What impact will Patrick Ho corruption case have on Chinese companies doing business in the US?
- Former Hong Kong minister was found guilty on seven counts after being charged under tough anti-corruption laws
- Details of how China conducts business overseas may have been most revealing part of trial
Former Hong Kong minister Patrick Ho Chi-ping made at least 116 trips to 30 countries in Central and North America, the Middle East and Africa in the three years before his arrest in 2017 for bribery and money laundering involving US$2.9 million.
As the head of a think tank fully funded by Chinese oil giant CEFC China Energy from 2010, he pursued business and promoted what he called “public diplomacy” for China through a global network of contacts.
Some of his trips to Africa, however, are now expected to cost him several years in jail, after he was convicted last Wednesday of bribery and money laundering in New York. Ho, who was arrested in November 2017, is being held on remand until his sentencing on March 14.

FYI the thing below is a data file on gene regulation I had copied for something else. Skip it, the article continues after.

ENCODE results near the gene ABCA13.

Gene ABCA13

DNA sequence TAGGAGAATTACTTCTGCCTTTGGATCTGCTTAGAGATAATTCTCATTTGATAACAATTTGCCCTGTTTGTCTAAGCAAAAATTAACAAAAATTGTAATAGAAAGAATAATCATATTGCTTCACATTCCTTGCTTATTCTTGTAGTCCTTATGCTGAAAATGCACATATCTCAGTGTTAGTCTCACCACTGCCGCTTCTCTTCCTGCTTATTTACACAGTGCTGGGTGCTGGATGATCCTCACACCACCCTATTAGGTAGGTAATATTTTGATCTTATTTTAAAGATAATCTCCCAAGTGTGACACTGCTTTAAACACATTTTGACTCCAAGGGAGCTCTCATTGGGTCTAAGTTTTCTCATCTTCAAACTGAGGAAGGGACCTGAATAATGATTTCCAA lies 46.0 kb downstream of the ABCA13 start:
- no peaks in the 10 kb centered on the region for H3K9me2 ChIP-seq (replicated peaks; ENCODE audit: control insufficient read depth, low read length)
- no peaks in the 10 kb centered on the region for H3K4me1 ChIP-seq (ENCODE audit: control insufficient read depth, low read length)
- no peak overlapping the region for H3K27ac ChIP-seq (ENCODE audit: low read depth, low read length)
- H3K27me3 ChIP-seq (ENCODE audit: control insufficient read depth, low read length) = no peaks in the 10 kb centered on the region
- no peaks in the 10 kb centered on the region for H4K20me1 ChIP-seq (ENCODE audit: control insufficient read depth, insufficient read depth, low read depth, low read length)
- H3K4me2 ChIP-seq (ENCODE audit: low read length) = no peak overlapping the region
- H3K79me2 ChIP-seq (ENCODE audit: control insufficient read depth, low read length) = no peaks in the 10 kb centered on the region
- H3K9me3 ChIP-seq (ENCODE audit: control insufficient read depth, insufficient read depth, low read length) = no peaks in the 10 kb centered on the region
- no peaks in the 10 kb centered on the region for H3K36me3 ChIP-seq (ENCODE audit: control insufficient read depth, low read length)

His trial tossed up details of big money changing hands and deals struck with high-ranking UN officials, and leaders in Uganda and Chad.
Some observers say the case might result in greater scrutiny of Chinese businesses and think tanks operating in the US. Others say it has given the world a glimpse of the way China has increased its presence and influence in Africa.
Ho, 69, was arrested and prosecuted under the Foreign Corruption Practices Act in the United States after law enforcement agencies discovered him wiring money through New York banks.
He was convicted last week on seven of eight bribery and money-laundering charges, all linked to the US$2.9 million in bribes he paid to state leaders and top diplomats in Chad and Uganda.
Ho claimed the money was paid as donations, not bribes.
His trial revealed that he set out to help Chinese firms invest not only in energy projects, but also in building infrastructure, buying banks to introduce bonds, and a renminbi clearance system in Africa.
Ho’s lawyers described his work as quasi-official in nature, hinting he was acting as part of China’s “Belt and Road Initiative”, the central government’s global trade push.
A top eye surgeon, Ho was Hong Kong’s secretary for home affairs between 2002 and 2007, then went on to set up his think tank – officially named the China Energy Fund Committee, but not to be confused with the oil company bearing the same initials – which was later given a special status by the UN Economic and Social Council.